-- Diffserv MIB - No presentation, Brian Carpenter (co-chair) led a discussion of open issues. One of the authors, Kwok Ho Chan (Nortel) was present.

Four major open issues from the list:
1) DiffservActionEntry and DiffservActionCountEntry. Should these entries appear by magic? Proposed resolution is "no", avoiding the need for a status indicator in the MIB. No objections to the proposed resolution.
2) Issue 23: Do daughter entries of derived table entries need to exist independently of parent entries? This open issue will be taken to the list with a firm deadline for resolution.
3) Race conditions involved in concurrent creation of TCBs by more than one SNMP manager. There were no objections to the proposed resolution of ignoring such races because they should be sufficiently rare to not matter in practice. SNMP has similar race conditions elsewhere.
4) Issue 31: Inheritance - parent entry often points to daughter entry using an explicit attribute. Proposal is to make this a row pointer to match usage elsewhere. No objections to this.

Joel Halpern raised the issue of ifDirection occurring throughout the MIB, and suggested a table indexed by it to factor that out; this also cleans up a related issue of how to find the first TCB for traffic moving in a particular direction. This should not change what can be represented in the MIB. Joel will send email to the list summarizing this proposal for review, which will also allow the other authors of the MIB to respond. On the list, this proposal was revised to a table indexed by both interface and direction, factoring both of these out of the MIB.

Overall, there are still a few issues to be resolved, and this needs to be done quickly. There will be a fairly short list discussion followed by WG last call; everyone should expect this to complete well before the next IETF meeting.

-- Diffserv Model - Brian Carpenter led the discussion.

The only open issue is John Strassner's objection to the use of the TCB concept, based on policy WG difficulty in using it to manage policy. The underlying issue is that the policy WG's QoS device model will need to match the diffserv model/MIB; the policy WG needs to follow the diffserv WG's direction in this area, but is encountering difficulty in doing so. The TCB concept is in both the model and MIB due to requests from vendors who are implementing diffserv devices, and hence is likely to be necessary to manage policy for such devices.

Diffserv and Policy WG chairs, along with the appropriate ADs will consult off-line about how to make progress. Results should be visible shortly, as the model needs to be done soon. A WG last call on the model is expected in the near future.

-- Diffserv PIB - Michael Fine, Cisco

Summary of changes from previous draft:

The PIB is simpler than the full generality of the diffserv model in a number of aspects:

These are motivated by desire to abstract and simplify as part of doing PIB.
Whether all of these simplifications are appropriate will need to be discussed on the list.

The current version of the PIB does not support Hierarchical Queuing or Shaping. Both will be required at some point in the future, and there was some discussion about supporting shaping in the first version. Hierarchical Queuing support will likely require adding the TCB concept from the model to the PIB - the current PIB does not use TCBs.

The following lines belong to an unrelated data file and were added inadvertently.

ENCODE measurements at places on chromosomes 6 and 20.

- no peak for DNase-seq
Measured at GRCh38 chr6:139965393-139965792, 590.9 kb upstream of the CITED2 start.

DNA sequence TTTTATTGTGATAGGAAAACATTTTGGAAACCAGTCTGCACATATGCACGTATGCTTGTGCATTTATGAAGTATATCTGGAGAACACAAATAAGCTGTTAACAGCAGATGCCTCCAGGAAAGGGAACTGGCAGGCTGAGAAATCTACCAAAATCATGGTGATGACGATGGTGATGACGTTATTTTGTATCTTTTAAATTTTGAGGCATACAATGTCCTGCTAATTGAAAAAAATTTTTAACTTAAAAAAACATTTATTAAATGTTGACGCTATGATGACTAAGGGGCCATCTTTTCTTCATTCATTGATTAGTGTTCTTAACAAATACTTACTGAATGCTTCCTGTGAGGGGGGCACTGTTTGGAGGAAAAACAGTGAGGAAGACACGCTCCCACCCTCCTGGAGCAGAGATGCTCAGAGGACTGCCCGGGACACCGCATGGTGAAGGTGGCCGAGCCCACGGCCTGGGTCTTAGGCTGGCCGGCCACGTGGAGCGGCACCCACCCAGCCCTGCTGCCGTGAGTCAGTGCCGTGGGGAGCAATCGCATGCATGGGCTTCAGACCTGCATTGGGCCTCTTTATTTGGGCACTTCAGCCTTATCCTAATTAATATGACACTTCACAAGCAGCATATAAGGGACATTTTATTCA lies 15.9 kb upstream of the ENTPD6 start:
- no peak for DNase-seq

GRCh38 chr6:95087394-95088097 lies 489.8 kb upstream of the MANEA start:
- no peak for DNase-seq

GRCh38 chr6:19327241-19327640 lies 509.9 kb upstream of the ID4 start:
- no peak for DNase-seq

Changes needed to the list of scheduling algorithms:

There was some discussion of abstraction of the scheduling mechanism to only deal with weights rather than indicating the scheduler algorithm. A note will be sent to the list proposing specific changes.

There's an intellectual property issue in the PIB, and hence there's a disclaimer in the document. There are words in RFC 2026 that should be used to indicate this.

The authors of the PIB will revise it and submit the next version in 3-4 weeks. The plan is to finish discussion of the model and MIB before taking up the PIB on the list. One consequence of doing this is that the PIB will have to follow the MIB in any areas where they differ.

-- PDB Definition Draft - Kathie Nichols, Packet Design

This is an update of the diffserv BA definition draft based on terminology changes; ignore the -00, as it's not a -00 version. More minor edits are coming to match diffserv terminology updates. This is not a diffserv applicability statement, and it's probably premature for the WG to attempt to write one.

There was a fair amount of discussion of service definition. Significant work is taking place, currently outside the diffserv WG, on writing service definitions. In some cases, this is based on the mistaken belief that diffserv is about end-to-end services. Rather, diffserv to date has been about providing a toolbox from which such services can be built. Something needs to be done, and this PDB document could provide very useful guidance to such efforts.

Worked examples are needed of how to build a service out of queues, classifiers, etc., although service definitions should be expressed in terms of parameters and attributes (e.g., bandwidth, queue size, drop thresholds, etc.) without dictating specific numbers for these parameters and attributes. It's important to keep the traffic-based service specification (SLS) distinct from the definition of the service offering (SLA), as the latter is much broader and out of scope for the WG. The PDB definition draft will be updated to talk about how to derive a SLS from a PDB, so a PDB is a service definition.

It is not clear whether WG consensus exists for inclusion of the Bulk Handling PDB as an example in this draft. Anyone who cares about this issue one way or another MUST send comments to the list, soon.